Look at the films of Blake Edwards, who is arguably the master of the genre, and you will find just as many misses as hits.
For, if a film of this nature ever fails to work, it can never fall back on the tried and true toilet humor of a teen sex comedy [i.e.
"American Pie"], or warm the audience with the sentimentality of a romantic comedy [i.e. It can only maintain a push to the end, and hope that the audience can appreciate the almost required irony of it's resolution.
Written by husband/wife team Wally Wolodarsky and Maya Forbes, "Seeing Other People" opens with engaged couple Ed & Alice [Jay Mohr & Julianne Nicholson] only seconds away from rear-ending the car in front of them.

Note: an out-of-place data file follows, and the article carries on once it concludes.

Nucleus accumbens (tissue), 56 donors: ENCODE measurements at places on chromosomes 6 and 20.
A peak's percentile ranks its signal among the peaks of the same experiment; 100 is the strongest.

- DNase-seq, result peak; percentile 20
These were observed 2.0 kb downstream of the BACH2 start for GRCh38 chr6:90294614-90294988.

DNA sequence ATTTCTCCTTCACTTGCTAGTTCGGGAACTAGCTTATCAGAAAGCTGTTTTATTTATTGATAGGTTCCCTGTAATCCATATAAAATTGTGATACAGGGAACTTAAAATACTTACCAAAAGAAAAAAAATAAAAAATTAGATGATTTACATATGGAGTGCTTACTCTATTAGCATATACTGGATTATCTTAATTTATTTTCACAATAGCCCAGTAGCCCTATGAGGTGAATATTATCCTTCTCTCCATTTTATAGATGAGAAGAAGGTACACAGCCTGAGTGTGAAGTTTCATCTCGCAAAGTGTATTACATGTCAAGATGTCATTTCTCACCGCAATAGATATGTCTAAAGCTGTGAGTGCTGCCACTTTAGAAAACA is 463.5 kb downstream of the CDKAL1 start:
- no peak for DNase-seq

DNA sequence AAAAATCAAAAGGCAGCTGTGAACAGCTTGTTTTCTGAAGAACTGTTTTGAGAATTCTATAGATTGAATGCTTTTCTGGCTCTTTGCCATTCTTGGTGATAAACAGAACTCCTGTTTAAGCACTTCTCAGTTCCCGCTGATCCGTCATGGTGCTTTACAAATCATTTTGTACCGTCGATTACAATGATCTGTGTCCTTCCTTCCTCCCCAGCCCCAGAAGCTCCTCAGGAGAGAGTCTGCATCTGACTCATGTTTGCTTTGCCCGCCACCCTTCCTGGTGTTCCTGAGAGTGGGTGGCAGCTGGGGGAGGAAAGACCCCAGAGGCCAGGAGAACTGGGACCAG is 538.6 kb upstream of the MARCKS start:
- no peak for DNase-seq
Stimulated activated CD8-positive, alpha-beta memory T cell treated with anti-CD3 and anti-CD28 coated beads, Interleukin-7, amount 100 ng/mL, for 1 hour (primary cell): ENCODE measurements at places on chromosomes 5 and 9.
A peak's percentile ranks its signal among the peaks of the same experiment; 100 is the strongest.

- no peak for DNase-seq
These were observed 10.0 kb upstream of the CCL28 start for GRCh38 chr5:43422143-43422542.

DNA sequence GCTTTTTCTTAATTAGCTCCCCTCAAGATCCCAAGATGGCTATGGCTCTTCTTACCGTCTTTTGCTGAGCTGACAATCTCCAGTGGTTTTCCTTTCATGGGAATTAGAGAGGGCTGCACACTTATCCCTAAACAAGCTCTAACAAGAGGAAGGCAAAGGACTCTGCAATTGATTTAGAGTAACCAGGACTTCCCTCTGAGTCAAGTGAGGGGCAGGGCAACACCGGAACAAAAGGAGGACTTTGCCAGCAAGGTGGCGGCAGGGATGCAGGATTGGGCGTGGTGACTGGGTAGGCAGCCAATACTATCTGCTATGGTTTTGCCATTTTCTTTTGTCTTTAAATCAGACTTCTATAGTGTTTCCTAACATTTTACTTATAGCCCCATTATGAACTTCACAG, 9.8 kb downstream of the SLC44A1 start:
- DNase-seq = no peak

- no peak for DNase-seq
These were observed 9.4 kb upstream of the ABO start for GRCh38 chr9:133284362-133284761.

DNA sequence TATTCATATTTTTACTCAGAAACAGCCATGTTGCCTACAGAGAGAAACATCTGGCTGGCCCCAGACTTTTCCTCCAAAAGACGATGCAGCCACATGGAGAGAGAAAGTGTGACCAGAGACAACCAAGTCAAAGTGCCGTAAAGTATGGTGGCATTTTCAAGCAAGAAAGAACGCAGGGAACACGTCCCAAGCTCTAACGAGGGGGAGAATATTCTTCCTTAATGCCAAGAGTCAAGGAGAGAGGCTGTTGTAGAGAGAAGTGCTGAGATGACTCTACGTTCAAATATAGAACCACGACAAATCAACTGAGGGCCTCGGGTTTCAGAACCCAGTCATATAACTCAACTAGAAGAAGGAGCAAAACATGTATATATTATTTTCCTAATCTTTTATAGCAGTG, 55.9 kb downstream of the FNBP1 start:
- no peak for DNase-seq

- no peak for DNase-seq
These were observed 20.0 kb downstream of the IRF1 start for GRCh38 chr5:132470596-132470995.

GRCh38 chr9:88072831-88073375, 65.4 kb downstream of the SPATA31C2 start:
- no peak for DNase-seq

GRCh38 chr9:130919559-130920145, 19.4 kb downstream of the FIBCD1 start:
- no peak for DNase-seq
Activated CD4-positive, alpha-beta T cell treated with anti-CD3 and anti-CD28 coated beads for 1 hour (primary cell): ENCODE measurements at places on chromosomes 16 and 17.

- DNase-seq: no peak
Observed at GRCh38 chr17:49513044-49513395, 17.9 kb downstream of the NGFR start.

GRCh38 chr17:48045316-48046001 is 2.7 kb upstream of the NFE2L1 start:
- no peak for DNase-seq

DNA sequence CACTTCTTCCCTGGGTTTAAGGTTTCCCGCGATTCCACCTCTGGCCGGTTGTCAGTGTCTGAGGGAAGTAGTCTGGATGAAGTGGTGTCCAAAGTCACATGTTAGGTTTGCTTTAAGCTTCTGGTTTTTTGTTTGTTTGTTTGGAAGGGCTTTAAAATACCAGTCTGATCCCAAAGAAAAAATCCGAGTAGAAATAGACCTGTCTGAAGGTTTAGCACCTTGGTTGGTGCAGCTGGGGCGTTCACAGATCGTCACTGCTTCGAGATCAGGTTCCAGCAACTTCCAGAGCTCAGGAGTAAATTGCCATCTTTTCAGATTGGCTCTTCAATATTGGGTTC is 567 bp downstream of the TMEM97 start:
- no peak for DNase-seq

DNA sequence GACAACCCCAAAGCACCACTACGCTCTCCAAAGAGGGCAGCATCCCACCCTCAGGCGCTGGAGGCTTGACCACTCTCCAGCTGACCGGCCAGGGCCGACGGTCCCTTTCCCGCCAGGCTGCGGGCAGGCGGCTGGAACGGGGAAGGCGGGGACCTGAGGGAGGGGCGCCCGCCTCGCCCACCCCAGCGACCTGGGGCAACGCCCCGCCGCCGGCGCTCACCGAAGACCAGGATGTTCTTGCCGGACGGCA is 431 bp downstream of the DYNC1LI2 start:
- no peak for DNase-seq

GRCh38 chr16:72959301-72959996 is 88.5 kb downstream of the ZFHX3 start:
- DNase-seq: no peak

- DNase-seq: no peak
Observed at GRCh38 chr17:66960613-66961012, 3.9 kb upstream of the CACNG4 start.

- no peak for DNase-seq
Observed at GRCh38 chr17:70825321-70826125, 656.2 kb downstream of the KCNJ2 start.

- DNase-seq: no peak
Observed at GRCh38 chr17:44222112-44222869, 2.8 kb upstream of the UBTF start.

Things start reasonably well, but soon their relationship goes awry.
Can the genie get back in the bottle and Ed and Alice return to companionship - or does seeing other people put an end to how Alice and Ed used to be?
Sophisticated sex comedies are always difficult to pull off.
So when the line to propel the plot forward is uttered - expectedly from the least likely of the two - it is as if the very relationship itself is calling for a change, even if it means it's own destruction.
Once all the ground rules are set [Ed can not sleep with her mother or, for that matter, Salma Hayek], the two head off in their separate directions in the hope of finding some meaningless sex to strengthen their relationship.At first, everything seems to go as planned as their daily trysts only help to fire up the passion between them.